Drug Addiction Support Groups: How They Aid In Recovery
Drug addiction support groups aid in recovery by offering support through the value of small groups who are confronting similar situations.
Support groups exist to help guide others that are going through or have had similar experiences. The people who join these groups are there to offer their support. They share their personal story in the hopes that it can provide comfort or support for others.
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A therapy group will normally consist of men and women who are looking to overcome similar issues and addictions. Some of the most common types of addictions include:
Becoming addicted means that one is fully dependent on a certain substance and is unable to stop taking it without feeling the effects of withdrawal.
Self-help support groups are created by volunteers who have gone through similar scenarios. This type of support group is often referred to as a peer support group and is always managed and operated by its members.
Professionally operated support groups are created by licensed professionals such as social workers or psychologists. The creator or leader of the support group will control the discussions and any other activities. These groups are typically held in addiction treatment centers and may require a membership fee.
Open support groups are generally open to the public and allow anyone to participate. The typical AA meeting would fall under an open support group.
Closed support groups are based on criteria that have to be met before a person can take part. Often, these groups will put a limit on how many people can join.
These four addiction recovery support groups are the most popularized, but there are many other forms of addiction therapy available. Listed below are just a few:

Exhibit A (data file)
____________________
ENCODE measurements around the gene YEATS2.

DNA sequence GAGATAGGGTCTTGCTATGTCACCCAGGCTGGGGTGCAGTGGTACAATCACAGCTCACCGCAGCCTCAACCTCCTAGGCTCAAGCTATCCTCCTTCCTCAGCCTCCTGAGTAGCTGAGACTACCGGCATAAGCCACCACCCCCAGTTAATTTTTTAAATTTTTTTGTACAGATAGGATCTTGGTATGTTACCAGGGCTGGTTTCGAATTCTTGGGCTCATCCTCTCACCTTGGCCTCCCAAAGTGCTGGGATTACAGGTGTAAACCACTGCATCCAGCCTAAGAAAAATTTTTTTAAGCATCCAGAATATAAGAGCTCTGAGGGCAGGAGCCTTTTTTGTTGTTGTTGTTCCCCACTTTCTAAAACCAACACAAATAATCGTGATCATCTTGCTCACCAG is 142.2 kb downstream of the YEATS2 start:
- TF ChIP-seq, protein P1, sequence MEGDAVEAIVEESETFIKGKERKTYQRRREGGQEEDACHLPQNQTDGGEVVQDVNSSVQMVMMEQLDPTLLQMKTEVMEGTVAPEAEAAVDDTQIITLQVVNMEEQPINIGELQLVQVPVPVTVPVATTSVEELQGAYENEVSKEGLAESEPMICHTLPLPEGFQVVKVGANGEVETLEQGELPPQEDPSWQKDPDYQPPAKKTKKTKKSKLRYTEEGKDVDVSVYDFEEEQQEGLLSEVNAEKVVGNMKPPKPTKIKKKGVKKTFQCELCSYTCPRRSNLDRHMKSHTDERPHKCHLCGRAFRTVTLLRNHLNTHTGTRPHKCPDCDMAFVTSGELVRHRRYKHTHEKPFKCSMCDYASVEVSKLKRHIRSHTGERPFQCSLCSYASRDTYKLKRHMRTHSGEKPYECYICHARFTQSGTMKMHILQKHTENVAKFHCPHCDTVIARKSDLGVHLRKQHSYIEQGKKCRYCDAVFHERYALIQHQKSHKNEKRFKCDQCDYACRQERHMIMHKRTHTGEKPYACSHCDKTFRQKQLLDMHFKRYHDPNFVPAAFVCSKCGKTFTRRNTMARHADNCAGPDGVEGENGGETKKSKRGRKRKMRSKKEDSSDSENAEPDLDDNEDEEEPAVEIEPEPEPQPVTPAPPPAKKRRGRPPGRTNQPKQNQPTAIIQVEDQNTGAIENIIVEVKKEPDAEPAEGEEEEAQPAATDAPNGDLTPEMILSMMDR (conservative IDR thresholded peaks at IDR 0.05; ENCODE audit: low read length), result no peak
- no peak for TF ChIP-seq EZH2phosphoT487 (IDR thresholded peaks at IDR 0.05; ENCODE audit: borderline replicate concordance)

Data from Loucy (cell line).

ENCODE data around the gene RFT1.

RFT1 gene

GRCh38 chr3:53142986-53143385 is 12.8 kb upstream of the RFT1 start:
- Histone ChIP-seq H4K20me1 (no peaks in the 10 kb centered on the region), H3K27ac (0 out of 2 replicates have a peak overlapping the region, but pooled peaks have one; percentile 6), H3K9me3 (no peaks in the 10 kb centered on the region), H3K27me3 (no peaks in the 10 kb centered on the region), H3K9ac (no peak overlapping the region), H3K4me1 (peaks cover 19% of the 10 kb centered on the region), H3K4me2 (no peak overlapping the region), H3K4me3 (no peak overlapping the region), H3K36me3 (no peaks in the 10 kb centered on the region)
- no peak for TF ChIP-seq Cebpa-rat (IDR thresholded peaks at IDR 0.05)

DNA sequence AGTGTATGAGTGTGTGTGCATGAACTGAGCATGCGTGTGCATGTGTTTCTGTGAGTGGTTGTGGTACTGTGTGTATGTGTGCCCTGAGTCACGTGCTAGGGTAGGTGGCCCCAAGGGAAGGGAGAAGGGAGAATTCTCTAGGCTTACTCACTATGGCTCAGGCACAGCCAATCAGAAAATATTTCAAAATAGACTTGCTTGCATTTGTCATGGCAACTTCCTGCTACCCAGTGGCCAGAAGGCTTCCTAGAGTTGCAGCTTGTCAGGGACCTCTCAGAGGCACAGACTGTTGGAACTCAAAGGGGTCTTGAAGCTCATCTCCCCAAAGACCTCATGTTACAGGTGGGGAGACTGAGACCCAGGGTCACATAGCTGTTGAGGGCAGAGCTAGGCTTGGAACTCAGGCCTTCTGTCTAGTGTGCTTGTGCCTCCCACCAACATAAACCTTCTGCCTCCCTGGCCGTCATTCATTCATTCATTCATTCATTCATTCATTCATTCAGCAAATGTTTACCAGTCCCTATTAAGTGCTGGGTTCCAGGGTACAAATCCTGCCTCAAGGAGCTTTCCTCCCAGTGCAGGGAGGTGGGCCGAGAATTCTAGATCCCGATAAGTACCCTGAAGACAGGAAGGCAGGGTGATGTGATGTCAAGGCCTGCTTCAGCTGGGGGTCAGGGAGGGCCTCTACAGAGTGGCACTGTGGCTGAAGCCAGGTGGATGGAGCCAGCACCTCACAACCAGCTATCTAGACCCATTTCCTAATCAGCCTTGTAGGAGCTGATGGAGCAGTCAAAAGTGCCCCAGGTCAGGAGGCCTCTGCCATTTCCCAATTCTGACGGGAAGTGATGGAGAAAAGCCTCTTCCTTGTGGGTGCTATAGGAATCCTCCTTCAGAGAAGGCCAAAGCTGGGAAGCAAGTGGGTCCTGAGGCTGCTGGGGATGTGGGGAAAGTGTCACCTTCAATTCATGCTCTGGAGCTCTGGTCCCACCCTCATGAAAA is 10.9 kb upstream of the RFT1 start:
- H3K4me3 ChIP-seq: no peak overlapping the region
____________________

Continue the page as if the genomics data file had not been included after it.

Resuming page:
- Gender-Specific meetings
- LGBTQ counseling
- Language-based counseling for those from different countries
- Online substance abuse sessions from the comfort of your home
- Narcotics / Alcohol Anonymous meetings
- Al-anon counseling for family members who want to participate
Other Forms of Addiction Therapy
Meetings can take many forms. Some are open to participants only and some follow an occupancy rule. Others allow their family members and friends to attend such as al-anon gatherings. There are even meetings that cater to a specific group of individuals such as males, females, or the LGBTQ community.
These meetings are tailored to help specific individuals by focusing on the interactions of each member and their feelings and concerns. An addiction recovery support group is there to encourage. That cannot be done if members are a distraction and are not offering support. Sometimes there is a need for women to discuss personal matters without the opinion of a male in the room.
The same goes for the LGBTQ community; they should have a safe space in which they can discuss topics straight men and women do not usually debate. It gives a chance for one to discuss something without the interruption of men or women and their opinions and vice versa.
These groups are similar to counseling sessions tailored for a close family of people who have substance use problems. They would attend an al-anon meeting in an effort to show support and understanding.
These specific programs benefit individuals as they can target certain aspects of their life that need focus and renewal. Those in addiction recovery support groups join to accept their fears and struggles. While many attend support groups for the benefit of themselves, many of these stories offer coping strategies others will find helpful.
The 12-Step Program VS The SMART-Recovery Tool
Starting your journey to recovery, you should have heard of the 12-step program and the SMART-Recovery tool. What exactly are they and how do they help?
What is The Typical 12-Step Program?
There are no solid 12 steps. There are no written rules, but a guideline for every AA member to follow. The suggestion is to focus on the steps that work best for you in your journey. There may be a few common steps followed by AA members, but most make their own rules.
In a 12-step program, steps one can take include:
- Recognizing and admitting your addiction problem
- In-depth self-observation of the behaviors that promoted your addiction
- Surrendering to the fact that your addiction exists and deciding to seek control of it
- Awareness of self-restraint to addiction and the chance of improvement
- Recognizing your self-acceptance and the ability to change behaviors
- Memorizing tools that make the process a continual practice towards recovery